Driving is a huge responsibility. When your mind is elsewhere, you’re not paying attention. And when you’re not paying attention, it’s super easy for accidents to happen. Just ask the 391,000 people who got injured in a wreck involving a distracted driver in 2015. If you value your safety, watch out for these three common driving distractions.
1. Internal monologues
- “I can’t believe what my partner said to me…”
- “Sometimes I wish people could be more appreciative…”
- “That’s the most rude and unprofessional thing I’ve ever seen…”
Do any of those thoughts sound familiar? They’ve crossed everybody’s mind at least once or twice. Thoughts like this are so troubling that it’s hard to think about anything else.
Driving feels effortless. If you didn’t have to share the road with other drivers, you could do it with your eyes closed. This gives your mind plenty of time to deliver long-winded monologues.
The next time you drive, watch where your mind goes. Are you consciously paying attention to your surroundings? Or are you so caught up in your internal world that you fail to notice the external?
Seems innocent enough. In most cases, it is. This isn’t one of those cases. If you aren’t observing what’s happening around you, then you might get blind-sided by a car wreck that could have been prevented.
Keeping track of this stuff isn’t a passive act. In fact, it’s quite active. You should scan the horizon for threats – not just the car right in front of you – broaden your viewpoint to several cars beyond that one.
You should also check your rear and side mirrors at all times. Glance at each mirror at least once every minute or two. If you quiet your mind and keep an eye on all the surrounding vehicles, you’ll identify threats before it’s too late to react.
2. Smartphone obsession
Smartphones are tempting. You might want to check them at inappropriate times. During a play or movie. In the middle of work. At the bar with friends. Or even inside your car.
Smartphones are especially tempting when driving. If you don’t focus during a television show, you’ll miss important plot points. Checking your phone at work might get you in trouble. Unless you hang out with a boring crowd, your friends are probably more engaging than an app.
What are the worst potential consequences of texting and driving? Death and injury. Too harsh? Sorry. I’m just being real! Distracted driving isn’t always so consequential. But even a close call or fender bender is too much. Is any text important enough to justify the risk? I seriously doubt it.
Why is texting and driving problematic? It’s the same reasoning I already explained in #1. You can’t drive effectively when you’re not concentrating. Every second you’re looking at your phone is a second where something could go wrong. At 55 MPH, you travel the length of a football field every five seconds. Would you drive that far while wearing a blind-fold? Nope. Texting and driving is the same exact thing.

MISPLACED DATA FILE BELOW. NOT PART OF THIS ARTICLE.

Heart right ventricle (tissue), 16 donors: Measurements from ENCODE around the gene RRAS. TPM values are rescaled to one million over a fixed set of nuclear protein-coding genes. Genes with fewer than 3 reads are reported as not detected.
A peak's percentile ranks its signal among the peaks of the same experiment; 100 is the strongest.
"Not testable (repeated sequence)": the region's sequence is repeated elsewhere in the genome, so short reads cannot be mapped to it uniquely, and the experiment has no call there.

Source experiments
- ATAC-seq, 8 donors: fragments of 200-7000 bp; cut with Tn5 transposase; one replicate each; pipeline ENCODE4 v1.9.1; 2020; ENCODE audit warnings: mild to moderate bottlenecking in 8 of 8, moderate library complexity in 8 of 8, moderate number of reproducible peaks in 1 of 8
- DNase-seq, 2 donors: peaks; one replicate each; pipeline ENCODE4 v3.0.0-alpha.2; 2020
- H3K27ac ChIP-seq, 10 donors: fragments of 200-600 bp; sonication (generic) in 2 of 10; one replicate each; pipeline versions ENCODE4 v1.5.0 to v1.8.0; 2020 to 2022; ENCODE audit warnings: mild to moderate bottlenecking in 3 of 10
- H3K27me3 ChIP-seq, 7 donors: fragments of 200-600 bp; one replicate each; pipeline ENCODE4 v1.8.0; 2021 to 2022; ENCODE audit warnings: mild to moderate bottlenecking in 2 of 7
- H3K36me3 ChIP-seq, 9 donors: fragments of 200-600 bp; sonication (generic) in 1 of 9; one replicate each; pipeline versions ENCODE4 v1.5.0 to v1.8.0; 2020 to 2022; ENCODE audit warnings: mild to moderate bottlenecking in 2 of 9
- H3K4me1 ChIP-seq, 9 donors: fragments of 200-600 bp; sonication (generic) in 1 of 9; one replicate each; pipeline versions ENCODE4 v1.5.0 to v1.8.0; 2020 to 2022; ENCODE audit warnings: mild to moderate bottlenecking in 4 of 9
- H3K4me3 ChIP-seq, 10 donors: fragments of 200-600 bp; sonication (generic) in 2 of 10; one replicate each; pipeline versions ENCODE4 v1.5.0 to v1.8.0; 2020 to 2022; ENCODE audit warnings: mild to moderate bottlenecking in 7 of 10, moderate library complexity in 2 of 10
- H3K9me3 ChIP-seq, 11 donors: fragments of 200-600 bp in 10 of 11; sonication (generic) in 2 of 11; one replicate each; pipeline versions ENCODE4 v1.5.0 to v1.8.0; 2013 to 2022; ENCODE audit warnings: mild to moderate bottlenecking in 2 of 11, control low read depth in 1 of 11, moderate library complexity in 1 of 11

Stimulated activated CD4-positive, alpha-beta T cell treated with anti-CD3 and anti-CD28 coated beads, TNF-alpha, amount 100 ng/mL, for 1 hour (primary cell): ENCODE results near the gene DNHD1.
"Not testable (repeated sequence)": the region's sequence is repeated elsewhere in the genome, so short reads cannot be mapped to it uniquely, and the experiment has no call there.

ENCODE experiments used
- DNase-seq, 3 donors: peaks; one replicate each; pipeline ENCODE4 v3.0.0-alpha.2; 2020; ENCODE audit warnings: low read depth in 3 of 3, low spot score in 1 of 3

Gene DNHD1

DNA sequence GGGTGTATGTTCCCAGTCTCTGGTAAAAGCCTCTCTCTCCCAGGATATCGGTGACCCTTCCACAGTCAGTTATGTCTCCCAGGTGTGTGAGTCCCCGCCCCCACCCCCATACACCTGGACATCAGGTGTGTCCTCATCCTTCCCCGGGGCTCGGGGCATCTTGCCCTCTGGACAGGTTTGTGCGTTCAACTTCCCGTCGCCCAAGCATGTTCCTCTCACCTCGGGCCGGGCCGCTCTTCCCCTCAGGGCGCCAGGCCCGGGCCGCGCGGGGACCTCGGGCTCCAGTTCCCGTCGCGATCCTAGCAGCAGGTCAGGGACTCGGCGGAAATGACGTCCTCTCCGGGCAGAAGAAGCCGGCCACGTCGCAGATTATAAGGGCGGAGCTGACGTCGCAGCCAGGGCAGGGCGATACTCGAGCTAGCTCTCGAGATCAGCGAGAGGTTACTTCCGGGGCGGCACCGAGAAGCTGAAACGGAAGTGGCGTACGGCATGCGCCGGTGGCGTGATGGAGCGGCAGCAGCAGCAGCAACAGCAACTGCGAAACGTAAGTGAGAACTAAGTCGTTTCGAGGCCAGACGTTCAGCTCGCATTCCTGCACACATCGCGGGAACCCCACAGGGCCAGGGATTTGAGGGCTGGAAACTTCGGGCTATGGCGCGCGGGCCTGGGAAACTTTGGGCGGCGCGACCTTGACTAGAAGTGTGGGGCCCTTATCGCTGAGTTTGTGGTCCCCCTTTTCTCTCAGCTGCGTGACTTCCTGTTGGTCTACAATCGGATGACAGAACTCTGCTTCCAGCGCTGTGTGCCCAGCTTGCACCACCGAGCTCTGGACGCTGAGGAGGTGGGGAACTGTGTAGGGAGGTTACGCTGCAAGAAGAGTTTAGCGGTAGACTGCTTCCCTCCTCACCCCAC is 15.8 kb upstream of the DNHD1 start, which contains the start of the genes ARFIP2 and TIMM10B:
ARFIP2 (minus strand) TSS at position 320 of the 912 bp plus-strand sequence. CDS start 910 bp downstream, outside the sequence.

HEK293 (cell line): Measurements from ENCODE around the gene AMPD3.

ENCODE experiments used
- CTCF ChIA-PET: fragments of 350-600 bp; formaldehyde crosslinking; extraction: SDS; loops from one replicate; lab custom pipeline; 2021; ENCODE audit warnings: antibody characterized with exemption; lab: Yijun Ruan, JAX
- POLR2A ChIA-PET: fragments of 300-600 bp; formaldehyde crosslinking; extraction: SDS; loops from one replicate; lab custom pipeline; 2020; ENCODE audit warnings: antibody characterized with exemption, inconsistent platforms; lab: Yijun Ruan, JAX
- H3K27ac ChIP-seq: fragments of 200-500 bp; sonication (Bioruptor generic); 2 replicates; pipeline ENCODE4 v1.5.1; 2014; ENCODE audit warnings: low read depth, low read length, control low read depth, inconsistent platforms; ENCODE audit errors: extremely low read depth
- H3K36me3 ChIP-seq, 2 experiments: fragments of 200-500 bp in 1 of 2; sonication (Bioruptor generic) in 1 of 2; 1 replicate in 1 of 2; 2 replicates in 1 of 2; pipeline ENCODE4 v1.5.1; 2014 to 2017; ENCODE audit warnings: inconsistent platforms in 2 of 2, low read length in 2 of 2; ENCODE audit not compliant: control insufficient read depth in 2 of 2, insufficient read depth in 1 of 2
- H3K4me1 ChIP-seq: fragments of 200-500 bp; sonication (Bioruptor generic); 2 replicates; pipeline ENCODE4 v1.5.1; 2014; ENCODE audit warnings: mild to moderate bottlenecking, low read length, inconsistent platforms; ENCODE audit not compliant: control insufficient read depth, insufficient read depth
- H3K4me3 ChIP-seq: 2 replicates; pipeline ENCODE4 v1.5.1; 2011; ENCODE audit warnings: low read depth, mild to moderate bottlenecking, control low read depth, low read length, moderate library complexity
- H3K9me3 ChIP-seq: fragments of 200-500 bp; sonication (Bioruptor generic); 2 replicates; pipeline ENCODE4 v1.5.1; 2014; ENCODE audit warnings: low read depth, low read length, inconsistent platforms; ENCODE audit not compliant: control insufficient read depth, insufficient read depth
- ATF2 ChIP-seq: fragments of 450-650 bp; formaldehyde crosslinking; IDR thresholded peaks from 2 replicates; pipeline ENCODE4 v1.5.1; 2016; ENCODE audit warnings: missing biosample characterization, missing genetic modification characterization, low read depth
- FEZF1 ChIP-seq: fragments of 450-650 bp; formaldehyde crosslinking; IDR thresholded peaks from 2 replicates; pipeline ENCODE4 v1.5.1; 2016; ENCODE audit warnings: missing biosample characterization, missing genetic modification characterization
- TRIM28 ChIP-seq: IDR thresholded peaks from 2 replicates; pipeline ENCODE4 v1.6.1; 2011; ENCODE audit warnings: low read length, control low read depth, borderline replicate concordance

Silence your phone. Or turn it off. Put it inside your purse, glove-box, or side compartment. When you can’t see your phone, it’s not as tempting to check it. If you’re afraid of upsetting a friend or partner who expects a fast response time, send a text that says: “Gonna get quiet, because I’m about to start driving. I’ll text you when I arrive.” Pass this tip along to any teen drivers you know (because they answer texts faster than anybody else I know!).
3. Engaging conversations
Have you ever got so caught up in a conversation with a passenger that you suddenly thought: “Omg! I’m supposed to be driving. And I haven’t noticed anything around me for the last several miles… eek!”
I’ll admit it. That’s happened to me. The reason why is good. I’m interested in what my friends have to say. But that becomes a “bad” thing when it distracts you from your primary responsibility: driving!
This isn’t a big deal when the roads aren’t busy or you’re driving in a familiar location. If traffic is crazy or you’re navigating an unknown area, ask your passengers to be quiet whenever you need to focus.
Don’t be afraid of offending them. Specify you just need a few minutes of silence to get through this driving situation. When things settle down, you’ll finish the conversation. So, no big whoop!
Do you want to help your friends avoid these common (and often catastrophic) driving distractions? Go ahead and share this article on Facebook and Twitter.